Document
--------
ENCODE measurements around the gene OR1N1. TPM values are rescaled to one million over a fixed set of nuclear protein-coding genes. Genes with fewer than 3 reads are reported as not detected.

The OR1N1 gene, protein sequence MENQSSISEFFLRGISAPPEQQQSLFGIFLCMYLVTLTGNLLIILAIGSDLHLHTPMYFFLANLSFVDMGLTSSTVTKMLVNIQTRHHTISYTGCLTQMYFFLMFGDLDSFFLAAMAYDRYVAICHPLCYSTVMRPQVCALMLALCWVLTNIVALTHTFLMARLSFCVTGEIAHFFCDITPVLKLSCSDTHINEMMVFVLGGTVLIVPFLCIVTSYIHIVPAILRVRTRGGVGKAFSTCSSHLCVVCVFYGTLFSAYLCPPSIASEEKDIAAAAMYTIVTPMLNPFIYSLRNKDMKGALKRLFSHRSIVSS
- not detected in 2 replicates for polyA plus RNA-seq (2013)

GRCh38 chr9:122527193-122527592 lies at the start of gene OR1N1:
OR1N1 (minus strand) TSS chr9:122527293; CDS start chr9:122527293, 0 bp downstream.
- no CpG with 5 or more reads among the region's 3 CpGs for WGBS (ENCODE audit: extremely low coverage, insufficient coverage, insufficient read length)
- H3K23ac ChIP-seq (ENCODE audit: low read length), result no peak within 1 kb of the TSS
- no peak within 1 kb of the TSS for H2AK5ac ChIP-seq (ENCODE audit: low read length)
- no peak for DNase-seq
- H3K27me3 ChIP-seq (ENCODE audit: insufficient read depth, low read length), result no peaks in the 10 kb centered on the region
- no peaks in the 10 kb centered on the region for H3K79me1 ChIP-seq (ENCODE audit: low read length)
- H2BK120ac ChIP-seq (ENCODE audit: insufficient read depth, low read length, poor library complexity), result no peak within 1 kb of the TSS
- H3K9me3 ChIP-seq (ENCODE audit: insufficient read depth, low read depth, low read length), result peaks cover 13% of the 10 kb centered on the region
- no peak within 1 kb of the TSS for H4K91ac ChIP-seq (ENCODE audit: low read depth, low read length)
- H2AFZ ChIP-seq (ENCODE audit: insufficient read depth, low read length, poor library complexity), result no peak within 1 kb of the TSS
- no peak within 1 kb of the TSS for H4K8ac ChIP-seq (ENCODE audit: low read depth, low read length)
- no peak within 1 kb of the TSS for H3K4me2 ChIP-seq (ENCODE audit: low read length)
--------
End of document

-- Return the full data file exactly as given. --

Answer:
ENCODE measurements around the gene OR1N1. TPM values are rescaled to one million over a fixed set of nuclear protein-coding genes. Genes with fewer than 3 reads are reported as not detected.

The OR1N1 gene, protein sequence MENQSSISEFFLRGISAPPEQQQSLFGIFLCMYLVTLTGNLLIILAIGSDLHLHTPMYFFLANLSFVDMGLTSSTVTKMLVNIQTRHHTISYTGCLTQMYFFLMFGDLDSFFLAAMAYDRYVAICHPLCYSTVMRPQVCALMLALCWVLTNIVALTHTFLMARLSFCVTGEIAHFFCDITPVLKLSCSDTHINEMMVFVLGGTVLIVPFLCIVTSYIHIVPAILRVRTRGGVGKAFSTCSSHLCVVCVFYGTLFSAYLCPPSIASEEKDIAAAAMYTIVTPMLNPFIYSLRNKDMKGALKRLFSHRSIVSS
- not detected in 2 replicates for polyA plus RNA-seq (2013)

GRCh38 chr9:122527193-122527592 lies at the start of gene OR1N1:
OR1N1 (minus strand) TSS chr9:122527293; CDS start chr9:122527293, 0 bp downstream.
- no CpG with 5 or more reads among the region's 3 CpGs for WGBS (ENCODE audit: extremely low coverage, insufficient coverage, insufficient read length)
- H3K23ac ChIP-seq (ENCODE audit: low read length), result no peak within 1 kb of the TSS
- no peak within 1 kb of the TSS for H2AK5ac ChIP-seq (ENCODE audit: low read length)
- no peak for DNase-seq
- H3K27me3 ChIP-seq (ENCODE audit: insufficient read depth, low read length), result no peaks in the 10 kb centered on the region
- no peaks in the 10 kb centered on the region for H3K79me1 ChIP-seq (ENCODE audit: low read length)
- H2BK120ac ChIP-seq (ENCODE audit: insufficient read depth, low read length, poor library complexity), result no peak within 1 kb of the TSS
- H3K9me3 ChIP-seq (ENCODE audit: insufficient read depth, low read depth, low read length), result peaks cover 13% of the 10 kb centered on the region
- no peak within 1 kb of the TSS for H4K91ac ChIP-seq (ENCODE audit: low read depth, low read length)
- H2AFZ ChIP-seq (ENCODE audit: insufficient read depth, low read length, poor library complexity), result no peak within 1 kb of the TSS
- no peak within 1 kb of the TSS for H4K8ac ChIP-seq (ENCODE audit: low read depth, low read length)
- no peak within 1 kb of the TSS for H3K4me2 ChIP-seq (ENCODE audit: low read length)